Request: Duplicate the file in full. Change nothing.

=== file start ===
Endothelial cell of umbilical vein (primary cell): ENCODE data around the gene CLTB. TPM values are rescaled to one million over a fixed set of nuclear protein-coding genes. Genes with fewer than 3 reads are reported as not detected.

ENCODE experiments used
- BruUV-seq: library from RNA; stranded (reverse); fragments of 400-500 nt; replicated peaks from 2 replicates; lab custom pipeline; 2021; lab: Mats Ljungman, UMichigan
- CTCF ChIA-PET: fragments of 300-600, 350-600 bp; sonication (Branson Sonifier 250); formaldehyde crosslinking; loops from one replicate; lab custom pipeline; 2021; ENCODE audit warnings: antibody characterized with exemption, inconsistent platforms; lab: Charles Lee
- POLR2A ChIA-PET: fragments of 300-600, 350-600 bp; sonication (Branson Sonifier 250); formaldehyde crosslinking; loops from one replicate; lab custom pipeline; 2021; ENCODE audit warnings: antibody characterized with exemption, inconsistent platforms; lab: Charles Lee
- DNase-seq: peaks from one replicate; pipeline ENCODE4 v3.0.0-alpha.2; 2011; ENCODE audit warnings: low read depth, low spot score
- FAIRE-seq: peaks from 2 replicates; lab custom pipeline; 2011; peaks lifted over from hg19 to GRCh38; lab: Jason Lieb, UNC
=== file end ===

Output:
Endothelial cell of umbilical vein (primary cell): ENCODE data around the gene CLTB. TPM values are rescaled to one million over a fixed set of nuclear protein-coding genes. Genes with fewer than 3 reads are reported as not detected.

ENCODE experiments used
- BruUV-seq: library from RNA; stranded (reverse); fragments of 400-500 nt; replicated peaks from 2 replicates; lab custom pipeline; 2021; lab: Mats Ljungman, UMichigan
- CTCF ChIA-PET: fragments of 300-600, 350-600 bp; sonication (Branson Sonifier 250); formaldehyde crosslinking; loops from one replicate; lab custom pipeline; 2021; ENCODE audit warnings: antibody characterized with exemption, inconsistent platforms; lab: Charles Lee
- POLR2A ChIA-PET: fragments of 300-600, 350-600 bp; sonication (Branson Sonifier 250); formaldehyde crosslinking; loops from one replicate; lab custom pipeline; 2021; ENCODE audit warnings: antibody characterized with exemption, inconsistent platforms; lab: Charles Lee
- DNase-seq: peaks from one replicate; pipeline ENCODE4 v3.0.0-alpha.2; 2011; ENCODE audit warnings: low read depth, low spot score
- FAIRE-seq: peaks from 2 replicates; lab custom pipeline; 2011; peaks lifted over from hg19 to GRCh38; lab: Jason Lieb, UNC